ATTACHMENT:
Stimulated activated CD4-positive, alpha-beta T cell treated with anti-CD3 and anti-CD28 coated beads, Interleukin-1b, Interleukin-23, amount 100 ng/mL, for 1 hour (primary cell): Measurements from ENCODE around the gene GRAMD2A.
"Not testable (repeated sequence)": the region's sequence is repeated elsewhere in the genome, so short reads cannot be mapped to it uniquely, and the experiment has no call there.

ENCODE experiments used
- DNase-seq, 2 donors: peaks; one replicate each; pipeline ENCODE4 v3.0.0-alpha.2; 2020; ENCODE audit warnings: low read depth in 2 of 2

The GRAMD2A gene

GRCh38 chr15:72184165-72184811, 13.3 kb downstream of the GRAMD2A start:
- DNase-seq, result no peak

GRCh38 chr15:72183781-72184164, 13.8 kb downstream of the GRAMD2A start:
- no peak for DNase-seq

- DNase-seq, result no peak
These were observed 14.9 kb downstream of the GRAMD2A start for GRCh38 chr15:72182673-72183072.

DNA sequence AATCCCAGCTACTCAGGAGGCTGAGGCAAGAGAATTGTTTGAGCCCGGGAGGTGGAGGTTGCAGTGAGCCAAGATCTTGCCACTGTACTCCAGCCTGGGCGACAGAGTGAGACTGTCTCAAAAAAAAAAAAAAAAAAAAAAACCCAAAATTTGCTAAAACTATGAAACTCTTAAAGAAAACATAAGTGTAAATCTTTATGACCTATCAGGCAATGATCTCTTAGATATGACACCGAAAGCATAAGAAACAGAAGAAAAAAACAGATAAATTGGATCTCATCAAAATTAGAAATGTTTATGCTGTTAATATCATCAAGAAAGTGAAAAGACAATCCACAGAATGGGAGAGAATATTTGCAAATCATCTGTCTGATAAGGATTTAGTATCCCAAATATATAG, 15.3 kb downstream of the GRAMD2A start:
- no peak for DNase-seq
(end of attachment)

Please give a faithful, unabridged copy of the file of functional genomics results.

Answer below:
Stimulated activated CD4-positive, alpha-beta T cell treated with anti-CD3 and anti-CD28 coated beads, Interleukin-1b, Interleukin-23, amount 100 ng/mL, for 1 hour (primary cell): Measurements from ENCODE around the gene GRAMD2A.
"Not testable (repeated sequence)": the region's sequence is repeated elsewhere in the genome, so short reads cannot be mapped to it uniquely, and the experiment has no call there.

ENCODE experiments used
- DNase-seq, 2 donors: peaks; one replicate each; pipeline ENCODE4 v3.0.0-alpha.2; 2020; ENCODE audit warnings: low read depth in 2 of 2

The GRAMD2A gene

GRCh38 chr15:72184165-72184811, 13.3 kb downstream of the GRAMD2A start:
- DNase-seq, result no peak

GRCh38 chr15:72183781-72184164, 13.8 kb downstream of the GRAMD2A start:
- no peak for DNase-seq

- DNase-seq, result no peak
These were observed 14.9 kb downstream of the GRAMD2A start for GRCh38 chr15:72182673-72183072.

DNA sequence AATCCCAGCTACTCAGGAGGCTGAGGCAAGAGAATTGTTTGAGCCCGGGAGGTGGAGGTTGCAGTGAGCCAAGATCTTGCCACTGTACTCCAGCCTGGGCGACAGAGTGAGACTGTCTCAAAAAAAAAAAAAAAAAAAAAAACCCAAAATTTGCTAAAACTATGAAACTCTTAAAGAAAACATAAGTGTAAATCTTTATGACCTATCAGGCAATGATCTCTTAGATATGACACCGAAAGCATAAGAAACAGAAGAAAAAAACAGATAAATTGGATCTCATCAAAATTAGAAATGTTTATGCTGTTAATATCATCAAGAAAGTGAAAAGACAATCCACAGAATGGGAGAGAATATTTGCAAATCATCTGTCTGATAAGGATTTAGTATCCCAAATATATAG, 15.3 kb downstream of the GRAMD2A start:
- no peak for DNase-seq